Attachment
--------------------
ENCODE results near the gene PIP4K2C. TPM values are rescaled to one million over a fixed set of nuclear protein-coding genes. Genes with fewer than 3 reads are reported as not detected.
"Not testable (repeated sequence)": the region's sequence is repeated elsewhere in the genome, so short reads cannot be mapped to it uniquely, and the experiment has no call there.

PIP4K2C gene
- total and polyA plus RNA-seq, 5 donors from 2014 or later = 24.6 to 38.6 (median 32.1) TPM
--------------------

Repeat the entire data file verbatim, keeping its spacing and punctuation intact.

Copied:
ENCODE results near the gene PIP4K2C. TPM values are rescaled to one million over a fixed set of nuclear protein-coding genes. Genes with fewer than 3 reads are reported as not detected.
"Not testable (repeated sequence)": the region's sequence is repeated elsewhere in the genome, so short reads cannot be mapped to it uniquely, and the experiment has no call there.

PIP4K2C gene
- total and polyA plus RNA-seq, 5 donors from 2014 or later = 24.6 to 38.6 (median 32.1) TPM